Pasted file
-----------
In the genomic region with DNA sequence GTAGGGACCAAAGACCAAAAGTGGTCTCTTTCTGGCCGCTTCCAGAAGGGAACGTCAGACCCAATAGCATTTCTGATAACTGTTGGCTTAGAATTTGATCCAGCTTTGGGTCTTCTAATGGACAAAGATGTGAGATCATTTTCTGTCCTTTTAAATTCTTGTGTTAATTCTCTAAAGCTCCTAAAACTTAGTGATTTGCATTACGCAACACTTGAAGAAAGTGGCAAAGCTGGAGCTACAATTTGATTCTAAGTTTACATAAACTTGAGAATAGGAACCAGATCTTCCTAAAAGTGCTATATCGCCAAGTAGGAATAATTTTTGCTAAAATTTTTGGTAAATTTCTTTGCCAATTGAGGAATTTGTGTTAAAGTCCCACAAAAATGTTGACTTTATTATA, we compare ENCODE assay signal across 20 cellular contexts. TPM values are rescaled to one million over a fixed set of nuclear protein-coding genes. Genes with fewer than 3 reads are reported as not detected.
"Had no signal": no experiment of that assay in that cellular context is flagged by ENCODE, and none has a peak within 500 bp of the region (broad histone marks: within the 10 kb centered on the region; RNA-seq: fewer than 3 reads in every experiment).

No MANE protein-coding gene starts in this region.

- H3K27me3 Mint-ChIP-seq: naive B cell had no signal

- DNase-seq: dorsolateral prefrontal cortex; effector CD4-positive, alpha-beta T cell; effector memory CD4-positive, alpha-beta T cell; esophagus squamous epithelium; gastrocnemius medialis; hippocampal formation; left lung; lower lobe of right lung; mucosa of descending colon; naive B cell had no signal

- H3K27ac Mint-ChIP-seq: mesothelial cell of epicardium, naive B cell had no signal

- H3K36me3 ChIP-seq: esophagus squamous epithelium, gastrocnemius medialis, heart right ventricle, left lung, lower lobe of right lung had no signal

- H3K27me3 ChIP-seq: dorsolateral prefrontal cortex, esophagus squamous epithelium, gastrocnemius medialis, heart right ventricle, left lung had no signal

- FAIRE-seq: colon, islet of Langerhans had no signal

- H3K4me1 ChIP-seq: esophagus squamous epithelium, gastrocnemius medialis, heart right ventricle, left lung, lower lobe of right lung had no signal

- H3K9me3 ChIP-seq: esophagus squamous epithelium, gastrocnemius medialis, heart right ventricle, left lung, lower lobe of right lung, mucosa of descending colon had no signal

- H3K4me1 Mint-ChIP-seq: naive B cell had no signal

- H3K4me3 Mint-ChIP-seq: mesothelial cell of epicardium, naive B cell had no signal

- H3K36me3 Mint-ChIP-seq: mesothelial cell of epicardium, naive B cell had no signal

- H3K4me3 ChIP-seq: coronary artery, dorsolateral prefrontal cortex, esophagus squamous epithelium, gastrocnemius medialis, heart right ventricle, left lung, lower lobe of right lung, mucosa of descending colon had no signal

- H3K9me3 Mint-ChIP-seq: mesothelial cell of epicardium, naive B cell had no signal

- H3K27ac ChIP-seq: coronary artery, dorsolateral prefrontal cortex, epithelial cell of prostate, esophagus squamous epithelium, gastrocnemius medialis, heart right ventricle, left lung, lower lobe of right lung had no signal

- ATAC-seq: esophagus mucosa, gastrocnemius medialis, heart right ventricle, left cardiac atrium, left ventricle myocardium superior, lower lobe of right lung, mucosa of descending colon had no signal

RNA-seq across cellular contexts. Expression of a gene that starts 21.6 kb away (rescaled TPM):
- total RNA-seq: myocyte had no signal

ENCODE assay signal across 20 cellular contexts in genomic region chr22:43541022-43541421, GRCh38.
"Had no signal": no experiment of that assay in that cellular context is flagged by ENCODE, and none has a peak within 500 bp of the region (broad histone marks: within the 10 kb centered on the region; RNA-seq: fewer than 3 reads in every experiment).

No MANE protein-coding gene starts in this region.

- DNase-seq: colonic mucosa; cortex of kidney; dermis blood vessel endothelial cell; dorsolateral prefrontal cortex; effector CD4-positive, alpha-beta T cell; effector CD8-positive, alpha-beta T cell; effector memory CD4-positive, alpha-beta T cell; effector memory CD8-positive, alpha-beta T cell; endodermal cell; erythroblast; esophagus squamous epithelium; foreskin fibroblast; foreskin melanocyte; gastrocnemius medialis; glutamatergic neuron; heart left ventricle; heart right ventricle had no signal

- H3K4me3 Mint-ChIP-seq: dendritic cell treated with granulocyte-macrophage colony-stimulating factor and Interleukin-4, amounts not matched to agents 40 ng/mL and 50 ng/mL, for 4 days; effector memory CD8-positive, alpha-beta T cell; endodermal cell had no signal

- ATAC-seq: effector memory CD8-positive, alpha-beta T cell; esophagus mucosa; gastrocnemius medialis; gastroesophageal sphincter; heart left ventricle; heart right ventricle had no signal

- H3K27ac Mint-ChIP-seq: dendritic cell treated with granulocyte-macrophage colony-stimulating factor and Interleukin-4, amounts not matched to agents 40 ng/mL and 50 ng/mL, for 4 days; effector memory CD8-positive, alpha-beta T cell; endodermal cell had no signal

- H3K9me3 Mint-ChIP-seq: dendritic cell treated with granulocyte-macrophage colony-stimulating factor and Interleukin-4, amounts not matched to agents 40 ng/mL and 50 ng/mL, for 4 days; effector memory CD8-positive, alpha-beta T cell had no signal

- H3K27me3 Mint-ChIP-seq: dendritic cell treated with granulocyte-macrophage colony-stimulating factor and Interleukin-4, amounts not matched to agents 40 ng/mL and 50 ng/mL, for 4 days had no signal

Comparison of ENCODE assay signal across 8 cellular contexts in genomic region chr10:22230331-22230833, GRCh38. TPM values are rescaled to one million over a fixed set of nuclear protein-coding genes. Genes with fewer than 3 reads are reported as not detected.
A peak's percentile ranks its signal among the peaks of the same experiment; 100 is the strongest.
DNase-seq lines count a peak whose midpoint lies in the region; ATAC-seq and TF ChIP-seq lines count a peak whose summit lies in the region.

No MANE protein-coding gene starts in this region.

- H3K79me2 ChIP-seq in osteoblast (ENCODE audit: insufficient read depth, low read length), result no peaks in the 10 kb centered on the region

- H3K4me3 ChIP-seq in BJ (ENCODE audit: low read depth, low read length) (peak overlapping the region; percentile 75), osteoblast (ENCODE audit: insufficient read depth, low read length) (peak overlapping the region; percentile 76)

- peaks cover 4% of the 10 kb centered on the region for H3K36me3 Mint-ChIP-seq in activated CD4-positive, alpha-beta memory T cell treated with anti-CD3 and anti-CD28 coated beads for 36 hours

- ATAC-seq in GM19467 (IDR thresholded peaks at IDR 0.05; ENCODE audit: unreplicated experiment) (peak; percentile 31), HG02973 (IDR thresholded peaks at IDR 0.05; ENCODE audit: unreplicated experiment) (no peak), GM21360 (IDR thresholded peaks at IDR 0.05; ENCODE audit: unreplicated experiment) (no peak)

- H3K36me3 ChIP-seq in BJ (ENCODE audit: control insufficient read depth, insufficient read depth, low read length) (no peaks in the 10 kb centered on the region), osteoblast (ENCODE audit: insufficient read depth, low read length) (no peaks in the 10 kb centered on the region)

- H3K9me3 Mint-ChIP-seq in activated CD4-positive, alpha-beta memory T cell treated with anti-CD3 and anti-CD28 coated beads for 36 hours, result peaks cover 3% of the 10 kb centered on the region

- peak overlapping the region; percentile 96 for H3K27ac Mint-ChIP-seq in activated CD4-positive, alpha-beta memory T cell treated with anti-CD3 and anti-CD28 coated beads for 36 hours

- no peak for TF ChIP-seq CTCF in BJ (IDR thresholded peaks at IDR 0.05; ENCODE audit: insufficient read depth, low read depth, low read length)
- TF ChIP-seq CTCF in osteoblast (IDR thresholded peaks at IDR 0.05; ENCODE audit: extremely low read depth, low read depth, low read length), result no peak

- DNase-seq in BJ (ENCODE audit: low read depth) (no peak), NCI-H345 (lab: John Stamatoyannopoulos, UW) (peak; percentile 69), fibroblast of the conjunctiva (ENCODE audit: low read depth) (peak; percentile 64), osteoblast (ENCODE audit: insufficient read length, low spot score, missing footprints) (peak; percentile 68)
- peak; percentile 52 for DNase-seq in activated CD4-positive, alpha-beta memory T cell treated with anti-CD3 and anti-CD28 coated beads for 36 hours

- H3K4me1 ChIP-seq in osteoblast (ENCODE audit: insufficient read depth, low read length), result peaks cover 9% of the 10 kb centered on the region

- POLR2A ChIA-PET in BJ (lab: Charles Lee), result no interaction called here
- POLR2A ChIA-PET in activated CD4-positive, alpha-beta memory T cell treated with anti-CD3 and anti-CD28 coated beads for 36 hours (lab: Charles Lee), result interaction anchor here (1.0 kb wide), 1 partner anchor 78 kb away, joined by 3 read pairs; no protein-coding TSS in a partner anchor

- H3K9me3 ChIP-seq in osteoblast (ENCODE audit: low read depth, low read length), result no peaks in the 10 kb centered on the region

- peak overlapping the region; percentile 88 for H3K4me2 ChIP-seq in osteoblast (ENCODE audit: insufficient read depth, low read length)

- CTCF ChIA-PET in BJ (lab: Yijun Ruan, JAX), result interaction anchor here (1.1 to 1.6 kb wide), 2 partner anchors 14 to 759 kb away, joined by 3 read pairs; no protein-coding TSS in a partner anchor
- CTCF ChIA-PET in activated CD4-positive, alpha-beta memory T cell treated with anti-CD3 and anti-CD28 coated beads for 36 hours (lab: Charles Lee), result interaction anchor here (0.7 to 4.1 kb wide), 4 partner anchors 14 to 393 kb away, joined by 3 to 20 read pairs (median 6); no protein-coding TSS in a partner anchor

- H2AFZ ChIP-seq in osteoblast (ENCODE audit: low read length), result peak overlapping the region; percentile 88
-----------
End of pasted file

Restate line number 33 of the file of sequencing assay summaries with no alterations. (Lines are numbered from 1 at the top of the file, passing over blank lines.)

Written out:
No MANE protein-coding gene starts in this region.